UKC

Horseshoe Quarry gets rebolt

© Chris Craggs
School's Out (6a+) on the main wall at Horseshoe Quarry  © Chris Craggs
School's Out (6a+) on the main wall at Horseshoe Quarry
© Chris Craggs, May 2003
The BMC has now replaced the lower-offs and bolts on a small selection of Main Wall routes on a trial project.

The BMC employed a local roped access to re-equip 6 routes including Big Fat Texan on a Corner, Pale Rider, Waves of Mutilation and Megalithic Man with Fixe 'P' bolts and a new type of 'rams head' lower-off unit. These are safer and easier to use than standard ring bolt lower-offs and do not require a leader to untie and thread the 'sharp end' before descending – you simply guide a loop of rope around each 'horn' until it sits neatly in the base of the unit and away you go.


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30 Nov, 2009
I what way is a pig's tail easier and safer then a ram's head? Genuinely interested Chris
30 Nov, 2009
The things at Horseshoe are properly called RAMS HORNS (not heads), the original German is Widderhorner from Widder = ram. A pigtail (or pig´s tail)is just a bar twisted around more than 360° like the thing kiddies swings are hooked onto. But climbers use pigtails to describe for what really are ramshorns, as in effectively two pig´s tails back to back so we call them that as well! Ramshorns or pigtails are much superior and safer than a pig´s tail. Simple really. Jim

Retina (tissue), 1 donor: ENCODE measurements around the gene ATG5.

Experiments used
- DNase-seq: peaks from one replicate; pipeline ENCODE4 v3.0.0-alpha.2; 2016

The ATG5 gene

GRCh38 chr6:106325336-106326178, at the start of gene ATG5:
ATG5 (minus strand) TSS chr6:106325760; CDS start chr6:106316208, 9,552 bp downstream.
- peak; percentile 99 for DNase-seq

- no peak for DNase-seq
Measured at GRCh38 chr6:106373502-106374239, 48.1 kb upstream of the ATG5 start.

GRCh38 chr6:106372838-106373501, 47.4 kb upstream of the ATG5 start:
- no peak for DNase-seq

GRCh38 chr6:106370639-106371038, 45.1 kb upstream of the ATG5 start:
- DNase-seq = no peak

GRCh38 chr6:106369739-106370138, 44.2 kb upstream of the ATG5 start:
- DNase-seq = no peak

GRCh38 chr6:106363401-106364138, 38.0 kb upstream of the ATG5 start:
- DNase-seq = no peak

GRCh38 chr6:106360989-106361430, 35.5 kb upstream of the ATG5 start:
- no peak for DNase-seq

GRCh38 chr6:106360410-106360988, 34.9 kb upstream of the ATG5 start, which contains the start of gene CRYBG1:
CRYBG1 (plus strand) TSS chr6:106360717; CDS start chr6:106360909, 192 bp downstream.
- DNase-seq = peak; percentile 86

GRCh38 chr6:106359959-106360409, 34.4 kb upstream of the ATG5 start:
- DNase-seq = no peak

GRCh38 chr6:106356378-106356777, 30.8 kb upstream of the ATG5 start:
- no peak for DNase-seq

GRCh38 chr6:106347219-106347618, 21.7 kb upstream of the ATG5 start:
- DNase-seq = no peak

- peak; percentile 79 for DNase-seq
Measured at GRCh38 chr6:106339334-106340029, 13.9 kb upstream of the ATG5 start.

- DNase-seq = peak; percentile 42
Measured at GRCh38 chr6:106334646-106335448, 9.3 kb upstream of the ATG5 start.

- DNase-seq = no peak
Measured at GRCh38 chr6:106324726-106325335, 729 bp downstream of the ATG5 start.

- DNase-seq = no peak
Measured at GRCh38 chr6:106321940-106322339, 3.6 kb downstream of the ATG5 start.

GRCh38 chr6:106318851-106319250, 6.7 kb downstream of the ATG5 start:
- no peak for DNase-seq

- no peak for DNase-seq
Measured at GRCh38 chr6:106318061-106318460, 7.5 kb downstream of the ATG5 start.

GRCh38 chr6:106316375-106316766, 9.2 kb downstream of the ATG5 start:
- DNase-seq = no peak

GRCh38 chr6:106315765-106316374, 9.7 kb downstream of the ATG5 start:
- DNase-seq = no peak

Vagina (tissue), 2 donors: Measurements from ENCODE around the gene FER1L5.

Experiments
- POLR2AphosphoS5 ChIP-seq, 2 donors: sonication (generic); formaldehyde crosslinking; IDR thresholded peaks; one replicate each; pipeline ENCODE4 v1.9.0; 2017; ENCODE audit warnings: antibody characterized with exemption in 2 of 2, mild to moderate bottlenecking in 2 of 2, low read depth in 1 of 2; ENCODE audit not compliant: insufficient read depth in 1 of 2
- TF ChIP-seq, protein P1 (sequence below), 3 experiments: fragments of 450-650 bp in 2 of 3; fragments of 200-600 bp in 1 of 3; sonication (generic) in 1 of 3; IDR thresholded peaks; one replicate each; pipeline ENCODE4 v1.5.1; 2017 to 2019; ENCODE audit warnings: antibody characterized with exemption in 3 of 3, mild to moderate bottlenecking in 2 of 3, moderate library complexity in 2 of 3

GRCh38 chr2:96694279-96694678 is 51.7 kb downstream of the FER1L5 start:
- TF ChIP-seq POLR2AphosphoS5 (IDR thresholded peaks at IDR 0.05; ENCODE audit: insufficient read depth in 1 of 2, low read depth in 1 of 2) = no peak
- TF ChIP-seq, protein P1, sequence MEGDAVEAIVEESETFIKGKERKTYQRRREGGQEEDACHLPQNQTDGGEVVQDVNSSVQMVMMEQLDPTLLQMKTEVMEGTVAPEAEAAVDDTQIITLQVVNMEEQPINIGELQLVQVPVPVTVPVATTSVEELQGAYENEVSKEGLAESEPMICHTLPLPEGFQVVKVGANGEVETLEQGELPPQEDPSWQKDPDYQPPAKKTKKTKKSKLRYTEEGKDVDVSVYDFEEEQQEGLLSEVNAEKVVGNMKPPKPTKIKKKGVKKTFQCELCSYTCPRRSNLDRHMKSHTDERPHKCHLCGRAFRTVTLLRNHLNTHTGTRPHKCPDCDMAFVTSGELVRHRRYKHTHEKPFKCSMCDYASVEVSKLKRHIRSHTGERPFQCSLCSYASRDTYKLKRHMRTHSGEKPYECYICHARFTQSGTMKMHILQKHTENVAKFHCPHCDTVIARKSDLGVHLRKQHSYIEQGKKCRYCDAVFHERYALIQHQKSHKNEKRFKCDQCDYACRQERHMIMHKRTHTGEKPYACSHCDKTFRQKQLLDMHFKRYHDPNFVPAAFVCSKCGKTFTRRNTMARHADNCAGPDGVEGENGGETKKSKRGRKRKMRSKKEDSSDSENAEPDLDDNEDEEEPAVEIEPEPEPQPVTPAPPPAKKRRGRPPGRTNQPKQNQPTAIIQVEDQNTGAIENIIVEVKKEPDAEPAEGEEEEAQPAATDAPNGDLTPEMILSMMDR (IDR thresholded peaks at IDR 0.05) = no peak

30 Nov, 2009
i think he was saying rams' heads or pigs' tails are much safer than the usual ring bolt lower offs not that pigs' tails are safer than rams' heads.
30 Nov, 2009
Is their an official line on top roping from a rams head? Not that I want to, just curious.
30 Nov, 2009
Cheers for that - simple(ish) indeed. Personally I still favour the fixed rings (as used in much of France) for longevity though I can see the attraction of 'clip and go'. Someone will have to replace the rams horns again a few years down the line. Chris
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